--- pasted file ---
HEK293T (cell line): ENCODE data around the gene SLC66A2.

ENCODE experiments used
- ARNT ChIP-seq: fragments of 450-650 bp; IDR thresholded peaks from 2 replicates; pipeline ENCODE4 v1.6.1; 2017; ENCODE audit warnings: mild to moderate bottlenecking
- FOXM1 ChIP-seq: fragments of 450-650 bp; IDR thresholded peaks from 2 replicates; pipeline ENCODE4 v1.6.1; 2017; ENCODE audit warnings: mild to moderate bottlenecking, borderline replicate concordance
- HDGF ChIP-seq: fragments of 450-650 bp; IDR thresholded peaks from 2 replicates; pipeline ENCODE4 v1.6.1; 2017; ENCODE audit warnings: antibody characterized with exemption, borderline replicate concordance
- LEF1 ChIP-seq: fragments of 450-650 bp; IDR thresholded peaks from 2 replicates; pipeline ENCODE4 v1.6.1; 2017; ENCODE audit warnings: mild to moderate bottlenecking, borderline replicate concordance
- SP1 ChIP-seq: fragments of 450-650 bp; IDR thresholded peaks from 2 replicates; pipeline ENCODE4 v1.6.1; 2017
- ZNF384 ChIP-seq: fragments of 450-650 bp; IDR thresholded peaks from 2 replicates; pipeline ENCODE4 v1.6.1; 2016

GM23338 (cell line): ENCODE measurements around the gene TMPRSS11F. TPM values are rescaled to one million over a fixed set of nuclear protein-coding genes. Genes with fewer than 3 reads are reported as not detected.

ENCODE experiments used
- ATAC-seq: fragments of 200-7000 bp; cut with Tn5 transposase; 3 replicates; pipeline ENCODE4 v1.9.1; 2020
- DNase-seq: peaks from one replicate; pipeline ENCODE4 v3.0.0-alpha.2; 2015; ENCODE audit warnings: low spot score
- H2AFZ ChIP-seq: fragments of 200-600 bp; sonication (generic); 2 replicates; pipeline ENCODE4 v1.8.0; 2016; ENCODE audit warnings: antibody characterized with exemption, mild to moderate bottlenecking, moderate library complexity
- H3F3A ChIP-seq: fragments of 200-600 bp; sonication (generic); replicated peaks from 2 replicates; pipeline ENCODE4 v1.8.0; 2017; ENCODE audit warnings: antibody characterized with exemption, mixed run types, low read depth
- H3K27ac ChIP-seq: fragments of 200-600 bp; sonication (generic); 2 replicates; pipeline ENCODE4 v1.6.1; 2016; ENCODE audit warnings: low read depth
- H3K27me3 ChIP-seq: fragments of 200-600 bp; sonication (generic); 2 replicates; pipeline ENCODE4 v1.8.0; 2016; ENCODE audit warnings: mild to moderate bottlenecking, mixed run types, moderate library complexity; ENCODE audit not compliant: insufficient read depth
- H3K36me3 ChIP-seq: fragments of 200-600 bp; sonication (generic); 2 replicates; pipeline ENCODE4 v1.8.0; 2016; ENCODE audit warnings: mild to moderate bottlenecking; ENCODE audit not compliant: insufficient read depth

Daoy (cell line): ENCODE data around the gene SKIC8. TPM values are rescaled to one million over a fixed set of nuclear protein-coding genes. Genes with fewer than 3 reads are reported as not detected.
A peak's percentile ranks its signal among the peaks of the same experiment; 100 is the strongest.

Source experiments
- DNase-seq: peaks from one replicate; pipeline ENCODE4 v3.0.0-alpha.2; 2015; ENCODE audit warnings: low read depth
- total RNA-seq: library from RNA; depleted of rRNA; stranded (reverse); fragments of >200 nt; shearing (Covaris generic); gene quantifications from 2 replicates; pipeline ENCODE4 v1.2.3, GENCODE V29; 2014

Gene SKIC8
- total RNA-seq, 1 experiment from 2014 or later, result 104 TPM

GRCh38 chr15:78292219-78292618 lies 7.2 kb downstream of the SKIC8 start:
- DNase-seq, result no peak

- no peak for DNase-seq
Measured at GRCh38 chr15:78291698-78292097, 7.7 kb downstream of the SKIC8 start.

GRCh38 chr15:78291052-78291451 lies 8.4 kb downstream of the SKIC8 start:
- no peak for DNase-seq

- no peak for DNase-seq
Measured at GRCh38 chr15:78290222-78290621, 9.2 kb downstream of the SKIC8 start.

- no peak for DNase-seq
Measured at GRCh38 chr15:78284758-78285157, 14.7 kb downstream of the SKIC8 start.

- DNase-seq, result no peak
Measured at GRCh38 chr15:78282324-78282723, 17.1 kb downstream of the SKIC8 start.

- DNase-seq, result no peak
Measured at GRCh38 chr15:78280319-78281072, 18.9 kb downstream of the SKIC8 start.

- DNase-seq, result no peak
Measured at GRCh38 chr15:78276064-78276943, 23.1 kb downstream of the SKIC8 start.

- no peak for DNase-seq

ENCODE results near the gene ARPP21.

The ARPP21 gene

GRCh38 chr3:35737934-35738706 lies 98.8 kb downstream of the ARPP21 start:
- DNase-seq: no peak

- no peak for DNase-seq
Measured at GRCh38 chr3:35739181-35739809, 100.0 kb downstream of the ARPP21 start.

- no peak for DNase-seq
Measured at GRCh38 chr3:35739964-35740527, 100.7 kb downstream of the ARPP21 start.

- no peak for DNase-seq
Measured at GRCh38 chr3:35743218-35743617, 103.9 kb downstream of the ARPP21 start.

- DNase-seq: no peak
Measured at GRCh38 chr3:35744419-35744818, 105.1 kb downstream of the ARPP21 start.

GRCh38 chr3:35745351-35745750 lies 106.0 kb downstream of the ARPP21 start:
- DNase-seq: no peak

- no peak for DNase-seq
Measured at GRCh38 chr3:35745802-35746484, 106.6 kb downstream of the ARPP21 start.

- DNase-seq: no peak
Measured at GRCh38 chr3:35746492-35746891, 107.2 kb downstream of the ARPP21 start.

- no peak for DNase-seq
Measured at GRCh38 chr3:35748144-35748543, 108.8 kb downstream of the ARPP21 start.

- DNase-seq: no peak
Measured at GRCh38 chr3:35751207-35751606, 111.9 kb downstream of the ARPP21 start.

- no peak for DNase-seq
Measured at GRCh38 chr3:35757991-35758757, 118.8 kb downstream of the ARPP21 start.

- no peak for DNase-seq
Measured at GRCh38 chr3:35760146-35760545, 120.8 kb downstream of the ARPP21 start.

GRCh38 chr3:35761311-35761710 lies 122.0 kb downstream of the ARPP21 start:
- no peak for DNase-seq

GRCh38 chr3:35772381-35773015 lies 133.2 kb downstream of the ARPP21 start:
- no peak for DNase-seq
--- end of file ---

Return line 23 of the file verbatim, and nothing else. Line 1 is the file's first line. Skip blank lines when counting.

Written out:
Gene SKIC8